Beyond Transparency — 2013 Code for America
Once government data has been released, what can it be used for and by whom? What are some of the emergent, and perhaps unexpected, applications? In this section, we hear from different users of open data—including entrepreneurs, journalists, community organizers, government employees, and established companies—and discuss examples of what these stakeholders have done with and learned from open government data.
We begin with Chapter 6 by Brightscope co-founders Ryan and Mike Alfred. Their story starts not with open data, but one step before that. In order to build their business, they worked with federal agencies to release and digitize scores of government records. Along the way, they not only created a successful company but also catalyzed an open data-friendly culture within their partner agencies. They share lessons learned for other entrepreneurs seeking to build businesses around government data and discuss the importance of data standards moving forward to reduce barrier of entry to new startups in this space.
In Chapter 7, we hear from another civic startup, SmartProcure, which has developed a model for transforming FOIA into a government improvement platform. Founder Jeffrey Rubenstein discusses how by aggregating, standardizing, and digitizing government purchasing data across jurisdictions, open data can actually become a tool to increase collaboration between government agencies and help them make more informed decisions.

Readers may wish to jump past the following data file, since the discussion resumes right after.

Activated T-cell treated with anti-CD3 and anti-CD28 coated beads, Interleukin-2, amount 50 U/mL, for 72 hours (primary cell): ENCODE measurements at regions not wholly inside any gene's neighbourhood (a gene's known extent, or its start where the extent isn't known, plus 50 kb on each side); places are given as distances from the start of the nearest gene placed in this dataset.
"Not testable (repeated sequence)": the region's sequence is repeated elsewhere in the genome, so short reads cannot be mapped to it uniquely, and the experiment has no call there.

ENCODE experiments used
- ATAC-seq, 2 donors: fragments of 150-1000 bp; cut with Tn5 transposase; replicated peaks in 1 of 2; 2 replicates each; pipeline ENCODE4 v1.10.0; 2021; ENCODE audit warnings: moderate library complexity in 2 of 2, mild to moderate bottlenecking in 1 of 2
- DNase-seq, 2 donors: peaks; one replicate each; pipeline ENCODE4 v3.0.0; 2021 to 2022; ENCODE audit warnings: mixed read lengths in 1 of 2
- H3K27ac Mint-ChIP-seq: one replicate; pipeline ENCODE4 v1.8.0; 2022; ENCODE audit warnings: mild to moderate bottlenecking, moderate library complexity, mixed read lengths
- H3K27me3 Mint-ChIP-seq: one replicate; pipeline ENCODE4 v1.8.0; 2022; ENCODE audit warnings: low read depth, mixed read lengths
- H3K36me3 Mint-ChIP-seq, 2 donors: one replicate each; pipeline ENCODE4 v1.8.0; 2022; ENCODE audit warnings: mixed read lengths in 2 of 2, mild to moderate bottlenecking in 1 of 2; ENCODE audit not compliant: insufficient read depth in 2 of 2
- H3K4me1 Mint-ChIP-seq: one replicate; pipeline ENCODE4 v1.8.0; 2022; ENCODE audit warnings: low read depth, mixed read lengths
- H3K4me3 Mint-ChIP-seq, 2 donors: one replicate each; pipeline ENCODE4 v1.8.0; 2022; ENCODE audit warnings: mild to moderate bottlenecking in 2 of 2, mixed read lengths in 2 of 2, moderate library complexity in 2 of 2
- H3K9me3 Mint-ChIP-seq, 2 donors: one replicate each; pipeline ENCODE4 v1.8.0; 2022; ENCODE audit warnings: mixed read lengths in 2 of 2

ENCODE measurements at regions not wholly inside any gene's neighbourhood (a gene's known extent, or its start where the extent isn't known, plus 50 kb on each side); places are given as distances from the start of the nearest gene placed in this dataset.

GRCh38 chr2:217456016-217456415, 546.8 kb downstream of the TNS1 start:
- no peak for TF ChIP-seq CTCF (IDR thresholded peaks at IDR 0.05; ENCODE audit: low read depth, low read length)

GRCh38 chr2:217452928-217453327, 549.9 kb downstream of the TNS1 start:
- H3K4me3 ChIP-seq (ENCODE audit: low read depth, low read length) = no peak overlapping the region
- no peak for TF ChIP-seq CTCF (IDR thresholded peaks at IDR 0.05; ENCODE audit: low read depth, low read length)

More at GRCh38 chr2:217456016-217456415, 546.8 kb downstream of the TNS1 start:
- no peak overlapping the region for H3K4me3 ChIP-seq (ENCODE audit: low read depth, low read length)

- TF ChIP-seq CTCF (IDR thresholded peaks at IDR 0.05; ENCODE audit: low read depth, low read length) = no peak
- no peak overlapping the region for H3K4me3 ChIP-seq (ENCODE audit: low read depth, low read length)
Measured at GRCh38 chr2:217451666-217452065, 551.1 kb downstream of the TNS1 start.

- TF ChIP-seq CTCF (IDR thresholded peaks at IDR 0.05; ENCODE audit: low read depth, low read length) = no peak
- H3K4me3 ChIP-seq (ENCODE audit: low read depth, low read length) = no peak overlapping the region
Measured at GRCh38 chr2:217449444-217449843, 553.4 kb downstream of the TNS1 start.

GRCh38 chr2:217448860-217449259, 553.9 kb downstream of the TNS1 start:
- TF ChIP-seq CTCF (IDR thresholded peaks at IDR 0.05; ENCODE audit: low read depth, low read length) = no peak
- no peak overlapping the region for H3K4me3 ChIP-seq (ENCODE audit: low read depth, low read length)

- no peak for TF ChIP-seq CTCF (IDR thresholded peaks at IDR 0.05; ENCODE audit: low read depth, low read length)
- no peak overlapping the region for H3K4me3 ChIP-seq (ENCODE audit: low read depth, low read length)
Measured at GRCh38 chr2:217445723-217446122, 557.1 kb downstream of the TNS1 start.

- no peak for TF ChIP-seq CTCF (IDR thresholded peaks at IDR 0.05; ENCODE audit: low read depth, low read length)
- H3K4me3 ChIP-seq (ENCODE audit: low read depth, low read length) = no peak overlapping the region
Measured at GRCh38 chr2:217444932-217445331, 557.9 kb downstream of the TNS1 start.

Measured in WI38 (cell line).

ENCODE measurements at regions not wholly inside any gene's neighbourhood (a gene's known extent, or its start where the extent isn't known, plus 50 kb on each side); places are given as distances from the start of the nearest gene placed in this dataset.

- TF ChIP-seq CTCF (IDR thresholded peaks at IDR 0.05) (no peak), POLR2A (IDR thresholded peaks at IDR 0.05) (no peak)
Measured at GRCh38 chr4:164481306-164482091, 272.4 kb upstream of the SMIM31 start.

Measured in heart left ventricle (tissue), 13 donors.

In Chapter 8, we hear from Chicago-based reporter Elliott Ramos about a journalist’s relationship with open public data. He describes how the surge of government data made available under Chicago’s new open data initiative changed the way he reported on local stories and allowed for new kinds of storytelling to emerge.
Steve Spiker is the Director of Research for the Urban Strategies Council, an organization that has been supporting innovation in Oakland for almost twenty-six years and often uses government-held data for projects. In Chapter 9, he writes about how the city of Oakland’s initial foray in open data has impacted the work of local community organizers and researchers—while also cautioning against overly optimistic views of an “open government” based on the release of limited data.
Finally, in Chapter 10, Bibiana McHugh of Portland, Oregon’s TriMet agency writes about her experience developing a data standard for transit information with Google that is now used by hundreds of governments worldwide to make it as easy to get public transit directions as driving directions. She discusses the importance of public-private partnerships in bringing open government data to the platforms and services where people are already going for information.